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Knights make history; now they want ring

11/29/2013, 11:33pm PST
By Don Norcross

Isiah Hennie, Will Freed make the big plays for San Marcos.


San Marcos players celebrate after they beat Granite Hills in the Division III semifinals on Friday.

— First, a history lesson. The last time San Marcos High played for a San Diego Section football championship was 1987.

Ronald Reagan occupied the White House. Michael Jackson released the album “Bad.” Michael Douglas and Glenn Close starred in “Fatal Attraction.”

And the Knights made their way to Qualcomm Stadium, tying San Pasqual 14-14 to share the Class 2-A championship.

So when the clock ticked down Friday night on San Marcos’ 28-17 Division III semifinal victory over Granite Hills at Excalibur Field, you can understand why bedlam broke loose.

“Guys,” San Marcos second-year head coach Jason Texler told his players as they gathered around him near midfield, “we’ve got something to do next Saturday.”

That would be to play for the section title against Christian, which knocked off Hilltop on Friday.

Responded one of the Knights after Texler’s message, “Let’s get that ring!”

The heroes were many for San Marcos. Try 5-foot-7, 147-pound senior wide receiver Isiah Hennie, who entered the game leading the section with 91 receptions.

Granite Hills limited Hennie to two catches for 12 yards. So Hennie found other ways to beat the visitors. His sack on fourth-and-goal from the 1-yard line late in the third quarter turned back Granite Hills when San Marcos’ lead stood at 21-14.

Midway through the fourth quarter, the Eagles having pulled to within 21-17, Hennie picked off a pass at midfield. He cut back, downshifted, then outsprinted would-be tacklers who appeared to have an angle on him for a 48-yard TD return.

“I just make big plays when my team needs me,” Hennie said. “If it’s on defense instead of offense, so be it.”

Another big-time Knight: junior quarterback Will Freed. A talented passer, Freed threw for more than 1,200 yards in the first four weeks of the season. But in Week 4, he took a shot to the mug against Escondido, suffered a broken jaw, and started eating out of a straw.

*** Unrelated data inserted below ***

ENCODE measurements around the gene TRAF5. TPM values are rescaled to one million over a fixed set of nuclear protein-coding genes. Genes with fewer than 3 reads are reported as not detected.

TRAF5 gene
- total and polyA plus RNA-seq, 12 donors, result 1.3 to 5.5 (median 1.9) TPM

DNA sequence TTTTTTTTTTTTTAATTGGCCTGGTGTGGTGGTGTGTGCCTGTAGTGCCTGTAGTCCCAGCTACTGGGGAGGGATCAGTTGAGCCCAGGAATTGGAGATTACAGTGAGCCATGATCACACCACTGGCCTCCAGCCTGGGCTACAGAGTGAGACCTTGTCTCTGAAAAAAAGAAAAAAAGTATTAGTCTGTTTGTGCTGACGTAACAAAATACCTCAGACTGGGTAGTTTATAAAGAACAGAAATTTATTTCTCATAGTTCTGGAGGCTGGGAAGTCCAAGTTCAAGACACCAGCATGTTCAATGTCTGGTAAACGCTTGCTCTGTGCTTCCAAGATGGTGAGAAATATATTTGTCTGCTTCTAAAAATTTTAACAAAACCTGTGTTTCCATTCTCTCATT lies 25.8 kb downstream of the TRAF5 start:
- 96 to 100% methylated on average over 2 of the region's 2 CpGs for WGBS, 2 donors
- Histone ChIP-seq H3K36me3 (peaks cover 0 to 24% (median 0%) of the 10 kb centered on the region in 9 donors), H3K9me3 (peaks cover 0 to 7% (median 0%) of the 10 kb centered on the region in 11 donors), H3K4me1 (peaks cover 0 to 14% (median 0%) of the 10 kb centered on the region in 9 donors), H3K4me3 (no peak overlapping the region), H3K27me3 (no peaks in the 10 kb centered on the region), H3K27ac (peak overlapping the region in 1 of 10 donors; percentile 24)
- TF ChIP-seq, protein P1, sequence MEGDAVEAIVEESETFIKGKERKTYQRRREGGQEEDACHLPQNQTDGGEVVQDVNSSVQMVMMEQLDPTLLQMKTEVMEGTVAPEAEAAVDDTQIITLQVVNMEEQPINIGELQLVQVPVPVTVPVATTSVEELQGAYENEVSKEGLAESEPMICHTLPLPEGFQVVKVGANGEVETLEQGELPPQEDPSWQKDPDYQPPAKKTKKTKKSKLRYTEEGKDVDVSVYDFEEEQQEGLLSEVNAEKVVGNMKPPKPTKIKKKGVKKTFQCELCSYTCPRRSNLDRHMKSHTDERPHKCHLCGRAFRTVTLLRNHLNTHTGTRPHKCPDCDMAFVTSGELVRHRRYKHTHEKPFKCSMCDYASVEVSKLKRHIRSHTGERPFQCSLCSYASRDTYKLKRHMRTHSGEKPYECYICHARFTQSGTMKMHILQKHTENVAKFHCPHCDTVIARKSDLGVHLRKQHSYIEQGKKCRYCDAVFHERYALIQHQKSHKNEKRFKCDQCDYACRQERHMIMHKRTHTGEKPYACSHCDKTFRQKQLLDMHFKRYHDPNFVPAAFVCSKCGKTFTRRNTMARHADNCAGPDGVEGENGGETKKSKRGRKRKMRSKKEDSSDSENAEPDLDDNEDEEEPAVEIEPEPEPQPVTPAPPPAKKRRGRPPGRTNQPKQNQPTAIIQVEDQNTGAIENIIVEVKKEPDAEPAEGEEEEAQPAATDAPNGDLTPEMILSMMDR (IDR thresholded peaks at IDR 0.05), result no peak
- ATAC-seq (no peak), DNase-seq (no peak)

At 6-2, he dropped from 174 pounds to 159. He didn’t play for 10 weeks. Friday night, he stepped onto the field for the first time since needing his jaw wired.

His first-half stats: 2-of-4, 12 yards, two interceptions.

“I was pretty bummed,” Freed said.

But a good quarterback must resemble a good cornerback when it comes to dealing with failure — no short-term memory.

“I flushed it,” Freed said.

So with the game tied 14-14 in the third quarter, Freed dropped back, was pushed from the pocket, rolled right, and tossed a 27-yard, go-ahead touchdown pass to Tyler Nix.

“Felt good,” Freed said. “Felt real good.”

On the other sideline, there was heartbreak for Granite Hills. This is a program that has been resurrected by 27-year-old, second-year head coach Kellan Cobbs, who played quarterback at the school.

You want struggles? The Eagles were 34-88 in the previous 12 seasons. Granite Hills’ last on-field playoff victory came 27 years ago, in 1986. (There was a win by forfeit in 1997.)

Those ’87 Eagles were led by Tommy Vardell, who came to be known as “Touchdown” Tommy when he began denting end zones at Stanford.

Bill Belichick, hardly a genius at the time with the Browns, selected Vardell with the ninth pick of the 1992 draft.

Vardell would play for four NFL teams across eight seasons. Among his claims to fame: blocking for Barry Sanders.

Asked if his teenagers are aware of Vardell’s significance, Cobbs said: “They know his name. Heck, they might not even know who Barry Sanders is.”

There will be no joy in El Cajon this morning. But there should be much pride. The Eagles once struggled keeping players eligible and making players want to commit to year-round weightlifting.

Cobbs corrected that.

“His enthusiasm,” Jacob Burton said of Cobb’s influence. “He makes playing fun.”

And as the San Marcos players mugged for TV cameras and pictures for mom and dad, assistant principal Barry Zeait took in the scene.

“It’s a big day for this school,” Zeait said. “A big day, a big moment.”

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